Tuesday 4 November ~

On a day when Britain’s newly found love of Formula One was reflected in 45,000 column inches on Lewis Hamilton, three managerial departures in the Football League were largely ignored. Stan Ternent leaves Huddersfield by mutual consent after just six months and four wins; John Ward exits Carlisle by mutual consent after nine defeats in their last ten games; but – far more interestingly than these two journeymen (12 clubs managed between them) hitting the road again – is the departure of Aidy Boothroyd from Watford, a manager who tried, and for a while succeeded, to tread a modern managerial path.

After Boothroyd’s solid yet unspectacular playing career was ended abruptly by injury at the age of 26, he was appointed to manage the Under-17, Under-19 and reserve teams at his club Peterborough United. What followed was a trawl around the backrooms of Carrow Road, The Hawthorns and Elland Road, before he finally landed the top job at Watford at the age of 34, much to the surprise and concern of many of the club’s fans, it has to be said. However, what Boothroyd lacked in experience, he made up for in education and analytical ability.  

Having taken over a club in trouble in March Boothroyd steered Watford away from relegation in his first season before surprising many by taking the club into the Premier League. He did this by using the scientific management ideas he learnt from his time at Warwick University Business School and books such as Michael Lewis’s seminal Moneyball, which describes how the Oakland Athletics found success in Major League Baseball through a modern analysis of statistics produced by Harvard business graduates rather than baseball insiders. Boothroyd’s preparation and analysis helped Watford ascend the relatively level playing field of the Championship through the creation of small but important advantages on the pitch; however in the Premier League the power of money was just too strong and relegation followed.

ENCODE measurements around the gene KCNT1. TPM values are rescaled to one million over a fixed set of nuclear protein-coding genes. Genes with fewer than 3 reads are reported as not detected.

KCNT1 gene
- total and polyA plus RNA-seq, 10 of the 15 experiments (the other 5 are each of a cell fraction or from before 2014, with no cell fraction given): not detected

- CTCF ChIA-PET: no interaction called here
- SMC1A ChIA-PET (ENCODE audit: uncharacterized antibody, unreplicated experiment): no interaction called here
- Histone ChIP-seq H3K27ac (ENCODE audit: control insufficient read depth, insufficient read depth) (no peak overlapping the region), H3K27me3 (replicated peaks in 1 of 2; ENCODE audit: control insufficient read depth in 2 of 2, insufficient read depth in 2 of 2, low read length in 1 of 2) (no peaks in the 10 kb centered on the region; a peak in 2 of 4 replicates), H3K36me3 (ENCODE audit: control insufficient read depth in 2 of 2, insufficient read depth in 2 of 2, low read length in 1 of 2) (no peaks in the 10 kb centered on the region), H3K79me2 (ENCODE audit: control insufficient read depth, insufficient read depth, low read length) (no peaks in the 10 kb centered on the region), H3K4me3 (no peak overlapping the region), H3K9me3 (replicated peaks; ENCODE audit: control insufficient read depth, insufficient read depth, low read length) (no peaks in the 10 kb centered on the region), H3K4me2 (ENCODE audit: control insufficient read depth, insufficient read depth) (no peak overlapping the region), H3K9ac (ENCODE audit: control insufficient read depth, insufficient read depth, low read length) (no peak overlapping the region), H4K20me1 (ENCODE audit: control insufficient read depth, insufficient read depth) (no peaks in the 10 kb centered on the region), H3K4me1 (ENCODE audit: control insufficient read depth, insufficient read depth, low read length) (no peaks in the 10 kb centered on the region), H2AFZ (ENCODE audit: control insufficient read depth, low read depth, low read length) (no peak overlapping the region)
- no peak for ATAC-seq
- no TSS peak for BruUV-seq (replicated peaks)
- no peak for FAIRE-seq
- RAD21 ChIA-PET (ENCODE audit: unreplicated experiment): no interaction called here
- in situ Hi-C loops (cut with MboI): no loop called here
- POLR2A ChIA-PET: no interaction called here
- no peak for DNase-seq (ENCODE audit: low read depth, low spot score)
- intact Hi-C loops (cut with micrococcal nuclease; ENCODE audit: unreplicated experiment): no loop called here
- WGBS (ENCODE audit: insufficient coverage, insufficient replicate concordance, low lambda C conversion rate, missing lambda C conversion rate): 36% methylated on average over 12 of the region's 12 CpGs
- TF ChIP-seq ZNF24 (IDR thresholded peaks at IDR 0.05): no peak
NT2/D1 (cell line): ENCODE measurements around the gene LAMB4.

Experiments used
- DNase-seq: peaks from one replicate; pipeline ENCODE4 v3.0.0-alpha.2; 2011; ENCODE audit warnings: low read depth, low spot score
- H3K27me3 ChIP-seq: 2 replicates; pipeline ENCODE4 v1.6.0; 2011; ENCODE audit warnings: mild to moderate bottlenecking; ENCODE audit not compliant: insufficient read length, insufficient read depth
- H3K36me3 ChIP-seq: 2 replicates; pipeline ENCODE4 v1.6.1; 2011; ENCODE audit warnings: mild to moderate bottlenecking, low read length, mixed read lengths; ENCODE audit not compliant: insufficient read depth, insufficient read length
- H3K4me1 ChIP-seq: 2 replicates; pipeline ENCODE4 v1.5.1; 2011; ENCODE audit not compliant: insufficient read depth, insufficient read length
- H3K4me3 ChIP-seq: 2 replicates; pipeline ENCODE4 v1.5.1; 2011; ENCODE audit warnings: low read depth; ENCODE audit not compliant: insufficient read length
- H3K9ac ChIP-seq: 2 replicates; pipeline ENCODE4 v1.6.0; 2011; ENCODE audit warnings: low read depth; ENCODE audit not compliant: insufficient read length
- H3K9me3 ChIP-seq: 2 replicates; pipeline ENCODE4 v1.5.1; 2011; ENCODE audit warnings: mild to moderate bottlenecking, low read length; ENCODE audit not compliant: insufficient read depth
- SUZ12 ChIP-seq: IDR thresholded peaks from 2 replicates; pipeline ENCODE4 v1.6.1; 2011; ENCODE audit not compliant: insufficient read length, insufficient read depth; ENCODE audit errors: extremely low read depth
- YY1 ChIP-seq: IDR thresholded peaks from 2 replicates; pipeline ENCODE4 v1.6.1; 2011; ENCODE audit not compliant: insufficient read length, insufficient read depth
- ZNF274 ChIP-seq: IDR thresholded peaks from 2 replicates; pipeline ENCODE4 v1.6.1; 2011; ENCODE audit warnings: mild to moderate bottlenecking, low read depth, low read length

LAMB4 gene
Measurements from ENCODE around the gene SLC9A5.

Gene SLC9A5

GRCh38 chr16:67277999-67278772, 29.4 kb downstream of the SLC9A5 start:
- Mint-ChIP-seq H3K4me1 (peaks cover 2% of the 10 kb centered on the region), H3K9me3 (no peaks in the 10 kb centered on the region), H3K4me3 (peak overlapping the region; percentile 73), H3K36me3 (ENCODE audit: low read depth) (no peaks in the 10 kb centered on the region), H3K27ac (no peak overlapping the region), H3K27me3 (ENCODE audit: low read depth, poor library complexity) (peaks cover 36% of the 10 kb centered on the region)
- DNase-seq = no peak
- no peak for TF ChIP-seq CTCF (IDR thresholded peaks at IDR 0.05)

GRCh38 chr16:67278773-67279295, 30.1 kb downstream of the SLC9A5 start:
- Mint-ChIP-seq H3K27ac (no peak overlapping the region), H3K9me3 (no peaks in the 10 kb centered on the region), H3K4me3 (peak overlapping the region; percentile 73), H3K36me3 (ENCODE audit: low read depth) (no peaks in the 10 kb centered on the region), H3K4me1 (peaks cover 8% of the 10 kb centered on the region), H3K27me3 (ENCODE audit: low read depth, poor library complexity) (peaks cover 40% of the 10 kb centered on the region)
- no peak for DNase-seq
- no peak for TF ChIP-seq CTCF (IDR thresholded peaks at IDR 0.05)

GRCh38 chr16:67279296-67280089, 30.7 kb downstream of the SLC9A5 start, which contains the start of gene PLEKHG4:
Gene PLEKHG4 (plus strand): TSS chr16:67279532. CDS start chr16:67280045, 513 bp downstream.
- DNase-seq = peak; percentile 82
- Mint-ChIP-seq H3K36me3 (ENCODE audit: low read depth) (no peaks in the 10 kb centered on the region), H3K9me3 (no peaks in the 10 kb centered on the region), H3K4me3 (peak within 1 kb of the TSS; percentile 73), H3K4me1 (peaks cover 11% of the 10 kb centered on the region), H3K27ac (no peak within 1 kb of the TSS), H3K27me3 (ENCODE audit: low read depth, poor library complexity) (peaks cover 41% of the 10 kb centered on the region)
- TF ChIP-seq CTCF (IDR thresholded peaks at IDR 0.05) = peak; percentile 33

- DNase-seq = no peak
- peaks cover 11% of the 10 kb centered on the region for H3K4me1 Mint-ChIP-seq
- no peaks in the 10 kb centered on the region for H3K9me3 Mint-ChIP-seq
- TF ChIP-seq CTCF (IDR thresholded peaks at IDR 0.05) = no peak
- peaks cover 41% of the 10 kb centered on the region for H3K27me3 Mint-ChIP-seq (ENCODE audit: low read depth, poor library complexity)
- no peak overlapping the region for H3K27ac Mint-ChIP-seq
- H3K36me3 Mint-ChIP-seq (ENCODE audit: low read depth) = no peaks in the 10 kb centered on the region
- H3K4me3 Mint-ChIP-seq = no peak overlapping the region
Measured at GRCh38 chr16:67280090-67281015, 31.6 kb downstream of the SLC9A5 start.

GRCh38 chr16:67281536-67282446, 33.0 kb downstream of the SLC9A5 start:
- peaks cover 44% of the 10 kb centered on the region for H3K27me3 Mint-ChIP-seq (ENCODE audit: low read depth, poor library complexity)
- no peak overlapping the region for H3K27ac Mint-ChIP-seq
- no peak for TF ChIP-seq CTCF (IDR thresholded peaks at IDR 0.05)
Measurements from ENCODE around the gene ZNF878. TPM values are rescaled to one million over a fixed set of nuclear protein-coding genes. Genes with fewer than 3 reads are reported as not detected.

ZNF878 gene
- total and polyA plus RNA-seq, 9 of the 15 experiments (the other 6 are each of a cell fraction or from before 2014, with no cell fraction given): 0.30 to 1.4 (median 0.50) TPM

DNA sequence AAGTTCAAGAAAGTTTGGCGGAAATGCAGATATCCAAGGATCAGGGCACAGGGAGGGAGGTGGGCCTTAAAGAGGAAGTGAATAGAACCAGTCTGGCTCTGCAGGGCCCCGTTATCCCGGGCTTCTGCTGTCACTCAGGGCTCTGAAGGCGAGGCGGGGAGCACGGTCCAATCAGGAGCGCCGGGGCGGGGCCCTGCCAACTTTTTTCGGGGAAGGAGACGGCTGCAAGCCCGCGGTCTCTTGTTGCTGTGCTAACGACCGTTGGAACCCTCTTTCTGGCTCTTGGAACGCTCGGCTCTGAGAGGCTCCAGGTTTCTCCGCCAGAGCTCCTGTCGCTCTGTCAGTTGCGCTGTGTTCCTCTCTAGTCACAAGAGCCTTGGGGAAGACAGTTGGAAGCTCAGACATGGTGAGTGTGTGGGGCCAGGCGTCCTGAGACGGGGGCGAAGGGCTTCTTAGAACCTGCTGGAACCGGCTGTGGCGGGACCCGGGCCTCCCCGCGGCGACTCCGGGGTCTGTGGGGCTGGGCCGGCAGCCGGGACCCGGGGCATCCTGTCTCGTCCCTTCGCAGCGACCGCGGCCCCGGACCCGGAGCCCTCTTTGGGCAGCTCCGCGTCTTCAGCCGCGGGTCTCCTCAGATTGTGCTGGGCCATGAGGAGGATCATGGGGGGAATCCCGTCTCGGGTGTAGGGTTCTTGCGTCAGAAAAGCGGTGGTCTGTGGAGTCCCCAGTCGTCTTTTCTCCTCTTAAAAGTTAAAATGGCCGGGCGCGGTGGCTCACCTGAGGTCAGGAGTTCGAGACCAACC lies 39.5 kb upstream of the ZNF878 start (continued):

Yet it wasn’t as simple as returning to the Championship and repeating the trick. After leading the league by eight points last season Watford plummeted down the table and were lucky to make the play-offs, where they were beaten by Hull. This season they have taken 15 points from 15 games and sit 21st in the table. And what of the other young managers who have trodden similar educational paths to Boothroyd? Iain Dowie has just been sacked by QPR and Alan Pardew’s Charlton are one place below Watford in the Championship. Is it time to fine-tune those analytical techniques? Josh Widdicombe

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